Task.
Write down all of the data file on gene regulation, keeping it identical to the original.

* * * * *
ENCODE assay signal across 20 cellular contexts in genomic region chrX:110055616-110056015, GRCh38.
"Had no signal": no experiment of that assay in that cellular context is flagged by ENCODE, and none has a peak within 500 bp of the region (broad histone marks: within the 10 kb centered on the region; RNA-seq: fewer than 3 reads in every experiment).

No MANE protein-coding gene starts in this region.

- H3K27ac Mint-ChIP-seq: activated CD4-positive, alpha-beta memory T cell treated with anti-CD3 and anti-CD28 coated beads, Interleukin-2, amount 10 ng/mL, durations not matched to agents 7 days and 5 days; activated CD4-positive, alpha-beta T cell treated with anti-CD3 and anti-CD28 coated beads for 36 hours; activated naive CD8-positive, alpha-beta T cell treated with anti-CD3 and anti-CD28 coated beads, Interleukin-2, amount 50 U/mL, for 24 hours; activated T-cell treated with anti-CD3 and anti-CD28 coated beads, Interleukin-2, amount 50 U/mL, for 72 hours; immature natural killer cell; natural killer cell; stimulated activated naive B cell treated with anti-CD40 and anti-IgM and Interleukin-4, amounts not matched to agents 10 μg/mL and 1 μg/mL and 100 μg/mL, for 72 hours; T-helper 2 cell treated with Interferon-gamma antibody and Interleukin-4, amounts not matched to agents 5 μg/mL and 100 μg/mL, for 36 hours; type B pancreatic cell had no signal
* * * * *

ENCODE assay signal across 20 cellular contexts in genomic region chrX:110055616-110056015, GRCh38.
"Had no signal": no experiment of that assay in that cellular context is flagged by ENCODE, and none has a peak within 500 bp of the region (broad histone marks: within the 10 kb centered on the region; RNA-seq: fewer than 3 reads in every experiment).

No MANE protein-coding gene starts in this region.

- H3K27ac Mint-ChIP-seq: activated CD4-positive, alpha-beta memory T cell treated with anti-CD3 and anti-CD28 coated beads, Interleukin-2, amount 10 ng/mL, durations not matched to agents 7 days and 5 days; activated CD4-positive, alpha-beta T cell treated with anti-CD3 and anti-CD28 coated beads for 36 hours; activated naive CD8-positive, alpha-beta T cell treated with anti-CD3 and anti-CD28 coated beads, Interleukin-2, amount 50 U/mL, for 24 hours; activated T-cell treated with anti-CD3 and anti-CD28 coated beads, Interleukin-2, amount 50 U/mL, for 72 hours; immature natural killer cell; natural killer cell; stimulated activated naive B cell treated with anti-CD40 and anti-IgM and Interleukin-4, amounts not matched to agents 10 μg/mL and 1 μg/mL and 100 μg/mL, for 72 hours; T-helper 2 cell treated with Interferon-gamma antibody and Interleukin-4, amounts not matched to agents 5 μg/mL and 100 μg/mL, for 36 hours; type B pancreatic cell had no signal